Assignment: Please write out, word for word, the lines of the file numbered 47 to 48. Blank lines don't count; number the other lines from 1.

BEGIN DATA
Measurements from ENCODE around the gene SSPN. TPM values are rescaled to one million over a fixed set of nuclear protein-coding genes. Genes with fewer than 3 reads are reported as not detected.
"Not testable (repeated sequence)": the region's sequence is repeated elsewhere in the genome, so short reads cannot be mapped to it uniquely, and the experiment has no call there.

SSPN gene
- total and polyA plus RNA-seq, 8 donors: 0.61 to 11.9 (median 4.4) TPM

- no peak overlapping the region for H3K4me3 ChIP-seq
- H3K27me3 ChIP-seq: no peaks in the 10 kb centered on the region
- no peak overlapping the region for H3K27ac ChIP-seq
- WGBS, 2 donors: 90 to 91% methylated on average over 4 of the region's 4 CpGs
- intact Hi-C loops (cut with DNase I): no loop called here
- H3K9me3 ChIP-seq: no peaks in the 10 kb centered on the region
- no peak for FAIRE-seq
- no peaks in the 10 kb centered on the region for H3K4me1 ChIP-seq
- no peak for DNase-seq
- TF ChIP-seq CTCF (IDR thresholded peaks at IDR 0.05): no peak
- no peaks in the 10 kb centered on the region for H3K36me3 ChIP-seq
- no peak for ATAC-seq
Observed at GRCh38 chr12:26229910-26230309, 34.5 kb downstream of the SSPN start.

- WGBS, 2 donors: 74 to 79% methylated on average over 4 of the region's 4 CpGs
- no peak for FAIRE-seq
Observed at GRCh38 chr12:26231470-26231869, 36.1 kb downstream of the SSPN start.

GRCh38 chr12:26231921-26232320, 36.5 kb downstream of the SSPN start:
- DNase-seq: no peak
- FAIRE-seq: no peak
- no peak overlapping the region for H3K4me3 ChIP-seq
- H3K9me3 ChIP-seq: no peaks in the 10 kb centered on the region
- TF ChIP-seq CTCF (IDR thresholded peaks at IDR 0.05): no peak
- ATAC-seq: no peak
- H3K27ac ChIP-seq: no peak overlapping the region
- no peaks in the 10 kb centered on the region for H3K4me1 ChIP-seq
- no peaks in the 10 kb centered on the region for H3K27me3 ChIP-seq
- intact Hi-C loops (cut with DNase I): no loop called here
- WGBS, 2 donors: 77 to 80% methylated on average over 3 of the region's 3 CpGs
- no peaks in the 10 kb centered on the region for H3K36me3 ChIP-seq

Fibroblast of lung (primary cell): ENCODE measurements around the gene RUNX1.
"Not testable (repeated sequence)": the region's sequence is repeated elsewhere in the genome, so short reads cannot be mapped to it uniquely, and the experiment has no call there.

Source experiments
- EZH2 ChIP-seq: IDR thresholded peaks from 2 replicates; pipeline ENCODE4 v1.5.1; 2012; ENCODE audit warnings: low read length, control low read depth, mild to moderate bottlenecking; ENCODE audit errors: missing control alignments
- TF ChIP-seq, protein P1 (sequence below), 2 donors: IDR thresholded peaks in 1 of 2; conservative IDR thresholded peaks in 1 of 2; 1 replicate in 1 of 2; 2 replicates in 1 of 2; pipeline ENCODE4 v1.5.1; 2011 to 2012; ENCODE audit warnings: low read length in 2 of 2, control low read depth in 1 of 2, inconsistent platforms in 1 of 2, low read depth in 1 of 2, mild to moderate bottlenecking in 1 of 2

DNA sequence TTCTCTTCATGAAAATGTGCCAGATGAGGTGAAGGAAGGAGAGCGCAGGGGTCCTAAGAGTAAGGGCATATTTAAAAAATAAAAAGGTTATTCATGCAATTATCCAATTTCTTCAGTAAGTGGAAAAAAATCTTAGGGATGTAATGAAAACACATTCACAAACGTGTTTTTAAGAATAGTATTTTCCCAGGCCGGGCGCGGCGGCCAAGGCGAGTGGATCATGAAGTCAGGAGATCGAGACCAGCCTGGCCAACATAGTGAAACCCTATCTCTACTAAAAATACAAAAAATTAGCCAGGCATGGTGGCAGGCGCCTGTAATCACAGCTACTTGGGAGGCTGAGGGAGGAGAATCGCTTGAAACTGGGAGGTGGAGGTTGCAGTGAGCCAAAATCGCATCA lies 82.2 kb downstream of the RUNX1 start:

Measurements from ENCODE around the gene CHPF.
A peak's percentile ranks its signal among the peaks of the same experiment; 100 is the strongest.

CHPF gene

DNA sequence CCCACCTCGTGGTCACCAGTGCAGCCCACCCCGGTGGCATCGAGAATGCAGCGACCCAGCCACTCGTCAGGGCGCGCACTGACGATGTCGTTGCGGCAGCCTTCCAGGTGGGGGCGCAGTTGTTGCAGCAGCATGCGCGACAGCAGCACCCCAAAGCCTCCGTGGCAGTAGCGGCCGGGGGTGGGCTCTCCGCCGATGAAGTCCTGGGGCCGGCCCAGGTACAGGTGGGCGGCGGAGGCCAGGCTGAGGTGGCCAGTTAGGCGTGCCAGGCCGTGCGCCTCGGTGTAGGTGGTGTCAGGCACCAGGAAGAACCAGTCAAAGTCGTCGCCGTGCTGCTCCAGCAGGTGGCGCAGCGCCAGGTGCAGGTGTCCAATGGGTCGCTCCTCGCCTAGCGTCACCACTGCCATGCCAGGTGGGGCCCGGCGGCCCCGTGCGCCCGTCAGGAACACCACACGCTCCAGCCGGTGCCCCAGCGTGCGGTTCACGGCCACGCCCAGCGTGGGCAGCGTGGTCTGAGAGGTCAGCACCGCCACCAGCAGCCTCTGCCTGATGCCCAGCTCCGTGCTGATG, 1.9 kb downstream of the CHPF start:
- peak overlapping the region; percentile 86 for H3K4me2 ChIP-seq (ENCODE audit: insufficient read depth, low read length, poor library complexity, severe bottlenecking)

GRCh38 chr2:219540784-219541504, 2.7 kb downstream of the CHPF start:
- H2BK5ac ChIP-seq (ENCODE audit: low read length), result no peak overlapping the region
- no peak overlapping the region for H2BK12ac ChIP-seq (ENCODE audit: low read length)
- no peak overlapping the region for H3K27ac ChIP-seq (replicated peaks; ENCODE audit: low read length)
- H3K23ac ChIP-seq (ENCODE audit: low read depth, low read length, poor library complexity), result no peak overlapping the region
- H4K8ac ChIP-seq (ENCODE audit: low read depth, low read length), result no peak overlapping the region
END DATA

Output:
- no peak overlapping the region for H2BK12ac ChIP-seq (ENCODE audit: low read length)
- no peak overlapping the region for H3K27ac ChIP-seq (replicated peaks; ENCODE audit: low read length)